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Expect RBI to start rate cuts by end of FY24: HDFC Bank chief economist

Abheek Barua said that the Indian economy is expected to grow at 4.4% in the quarter ended March 31

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Abheek Barua

Raghav Aggarwal New Delhi

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The end of the repo rate hike cycle has been reached and the Reserve Bank of India (RBI) may start slashing the key interest rate in the last quarter of the current financial year (Q4FY24), Abheek Barua, chief economist at HDFC Bank told Raghav Aggarwal in an interview over phone. Barua said the Indian economy is expected to grow at 6.8 per cent in FY23, lower than RBI's prediction and the National Statistical Office's (NSO) estimates of 7 per cent. Excerpts here:

What are your expectations from inflation now that it is below RBI's upper tolerance limit?

In this quarter, partly because of the base effect and genuine moderation on some core categories, we see inflation below 5 per cent. Then it will move above 5 per cent and stay in the 5-5.5 per cent range for the rest of the year.

The average retail inflation is expected to be around 5 per cent, possibly lower if things go well with the monsoon.

And what are your expectations from wholesale inflation?

WPI inflation is likely to remain negative for the next four months and then pick up. But it will stay subdued not only because of the base effect but also because of subdued commodity prices.

What do you think the Monetary Policy Committee (MPC) decision will be in the meeting next month?

Clearly, this is the end of rate hikes. At the current moment, the issue in the market is the tight liquidity condition. Liquidity is in surplus by a very small amount. What the RBI is not doing through rate hikes, it is doing through liquidity management. We may see some relaxation on the liquidity front by the second quarter of this year.

Do you think RBI might start cutting the repo rate soon?

There is a possibility of rate cuts but we will have to wait till the third quarter of the current financial year. Otherwise, we are expecting rate cuts in the last quarter of the current financial year.

According to the latest trade figures, both exports and imports have shrunk. Why do you think that has happened?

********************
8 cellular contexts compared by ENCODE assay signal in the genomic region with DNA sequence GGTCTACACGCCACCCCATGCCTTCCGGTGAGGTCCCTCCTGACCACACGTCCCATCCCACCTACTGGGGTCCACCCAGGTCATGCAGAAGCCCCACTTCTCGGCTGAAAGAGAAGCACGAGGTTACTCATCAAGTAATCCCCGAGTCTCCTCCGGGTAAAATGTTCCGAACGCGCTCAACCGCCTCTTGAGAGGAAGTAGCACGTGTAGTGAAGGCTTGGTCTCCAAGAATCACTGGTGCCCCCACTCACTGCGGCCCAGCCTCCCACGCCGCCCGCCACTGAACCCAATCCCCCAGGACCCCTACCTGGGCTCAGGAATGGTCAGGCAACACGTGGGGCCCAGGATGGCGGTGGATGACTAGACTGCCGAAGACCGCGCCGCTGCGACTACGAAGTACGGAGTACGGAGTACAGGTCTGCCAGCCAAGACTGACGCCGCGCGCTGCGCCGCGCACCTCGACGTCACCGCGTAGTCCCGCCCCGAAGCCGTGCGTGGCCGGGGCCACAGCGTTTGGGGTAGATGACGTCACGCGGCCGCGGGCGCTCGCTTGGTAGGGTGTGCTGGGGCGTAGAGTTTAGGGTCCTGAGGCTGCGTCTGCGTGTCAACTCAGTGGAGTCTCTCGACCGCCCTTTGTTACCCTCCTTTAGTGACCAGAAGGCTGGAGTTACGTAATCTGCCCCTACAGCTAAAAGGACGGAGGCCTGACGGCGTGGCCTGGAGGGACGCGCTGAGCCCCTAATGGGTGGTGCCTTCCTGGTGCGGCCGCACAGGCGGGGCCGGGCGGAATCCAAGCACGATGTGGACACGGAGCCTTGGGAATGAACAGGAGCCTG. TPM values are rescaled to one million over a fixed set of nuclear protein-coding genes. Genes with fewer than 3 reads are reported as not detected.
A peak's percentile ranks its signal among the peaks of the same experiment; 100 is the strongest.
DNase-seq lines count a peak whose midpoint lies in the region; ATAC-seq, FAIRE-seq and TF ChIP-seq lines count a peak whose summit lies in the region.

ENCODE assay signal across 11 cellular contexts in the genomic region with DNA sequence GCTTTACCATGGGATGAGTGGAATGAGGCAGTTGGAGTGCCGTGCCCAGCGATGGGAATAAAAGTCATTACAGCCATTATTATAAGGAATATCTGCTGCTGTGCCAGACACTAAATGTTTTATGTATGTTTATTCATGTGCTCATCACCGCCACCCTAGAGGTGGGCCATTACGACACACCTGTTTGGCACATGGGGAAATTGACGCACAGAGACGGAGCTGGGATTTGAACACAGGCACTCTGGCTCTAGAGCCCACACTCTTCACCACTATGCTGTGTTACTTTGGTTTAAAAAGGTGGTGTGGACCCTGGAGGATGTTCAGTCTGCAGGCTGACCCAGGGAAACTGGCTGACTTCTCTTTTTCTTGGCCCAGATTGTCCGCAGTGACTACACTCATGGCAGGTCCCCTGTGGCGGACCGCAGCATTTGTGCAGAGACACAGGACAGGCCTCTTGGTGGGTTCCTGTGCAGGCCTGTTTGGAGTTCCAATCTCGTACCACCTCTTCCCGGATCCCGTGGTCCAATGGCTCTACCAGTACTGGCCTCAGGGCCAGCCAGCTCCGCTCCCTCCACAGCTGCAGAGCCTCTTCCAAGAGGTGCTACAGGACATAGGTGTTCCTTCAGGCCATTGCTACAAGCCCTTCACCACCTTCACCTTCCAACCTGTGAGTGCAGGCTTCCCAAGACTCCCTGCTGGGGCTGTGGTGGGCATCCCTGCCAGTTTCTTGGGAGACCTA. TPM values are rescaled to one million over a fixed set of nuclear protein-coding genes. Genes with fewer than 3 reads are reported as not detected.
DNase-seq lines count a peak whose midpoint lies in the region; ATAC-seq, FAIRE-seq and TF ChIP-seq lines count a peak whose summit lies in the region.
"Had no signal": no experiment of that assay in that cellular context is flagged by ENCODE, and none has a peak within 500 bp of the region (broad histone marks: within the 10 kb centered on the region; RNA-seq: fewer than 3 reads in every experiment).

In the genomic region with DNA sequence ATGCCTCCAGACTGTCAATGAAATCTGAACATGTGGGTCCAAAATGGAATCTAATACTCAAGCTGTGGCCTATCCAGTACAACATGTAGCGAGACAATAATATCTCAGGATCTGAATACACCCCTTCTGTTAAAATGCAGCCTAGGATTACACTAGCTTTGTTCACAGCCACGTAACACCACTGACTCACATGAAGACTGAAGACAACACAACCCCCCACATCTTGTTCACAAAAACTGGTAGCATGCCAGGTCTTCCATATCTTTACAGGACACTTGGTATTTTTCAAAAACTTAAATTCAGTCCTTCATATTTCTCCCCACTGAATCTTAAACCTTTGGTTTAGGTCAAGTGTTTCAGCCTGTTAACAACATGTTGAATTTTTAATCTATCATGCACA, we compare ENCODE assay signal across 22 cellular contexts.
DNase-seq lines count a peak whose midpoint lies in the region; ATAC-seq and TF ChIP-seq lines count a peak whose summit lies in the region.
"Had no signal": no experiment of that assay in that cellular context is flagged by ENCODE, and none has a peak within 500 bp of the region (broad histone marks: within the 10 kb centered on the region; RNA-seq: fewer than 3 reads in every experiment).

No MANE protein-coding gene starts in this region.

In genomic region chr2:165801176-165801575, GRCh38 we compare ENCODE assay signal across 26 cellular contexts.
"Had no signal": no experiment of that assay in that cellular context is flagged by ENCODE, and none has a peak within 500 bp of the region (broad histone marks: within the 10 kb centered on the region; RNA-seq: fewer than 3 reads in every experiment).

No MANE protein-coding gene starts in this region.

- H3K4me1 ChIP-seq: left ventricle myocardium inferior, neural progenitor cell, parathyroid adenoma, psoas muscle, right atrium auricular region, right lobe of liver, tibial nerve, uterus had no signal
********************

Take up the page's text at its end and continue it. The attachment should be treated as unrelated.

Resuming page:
There is demand compression in the Western economies and that is leading to flat demand for many of the goods that we export, such as jewellery, textiles, engineering goods etc. There is also uncertainty in West Asia due to lower oil prices. The situation in China is also impacting regional demand.

We are, however, doing well in some areas like petroleum goods and automobiles.

There is a slowdown in the domestic economy, particularly on the consumption side, which is affecting imports. Gold demand has reduced, and non-oil and non-gold imports have slowed down.

While there is a fall in trade deficit numbers due to a sharper fall in imports, this also indicates that the domestic economy is not doing too well.

Although it is just the start of the year, how do you see the country performing on the fiscal deficit front?

There are concerns that this is an election year and that government spending might go up. I don't think that is too much of a concern with this government as it has been fiscally prudent. Even if there is higher revenue spending, it will be offset by lower capital spending.

On the income side, tax revenue projections are quite conservative but a higher dividend payout by RBI might come as a relief. For me, the fiscal deficit is likely to be on target. If there is some overshoot, it will be very marginal.

Will the government be able to meet its disinvestment target of Rs 51,000 crore this year?

I don't think this year is going to be particularly good for disinvestment. The target is low but the actual collections can actually be lower, given the global macroeconomic conditions and rate hikes.

What are your predictions for FY23 and Q4FY24 gross domestic product (GDP) numbers?

For FY23, we are predicting an annual GDP growth rate of 6.8 per cent. This is in line with our Q4 prediction of 4.4 per cent. Apart from the base effect, manufacturing could be a drag as the latest numbers show. This is playing out in the domestic market as well as in exports.

And what GDP growth are we looking at in the current year?

This financial year we are estimating a GDP growth between 5.8-6 per cent. In the current quarter, we are expecting India to grow at 6.8 per cent.

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First Published: May 19 2023 | 2:18 PM IST

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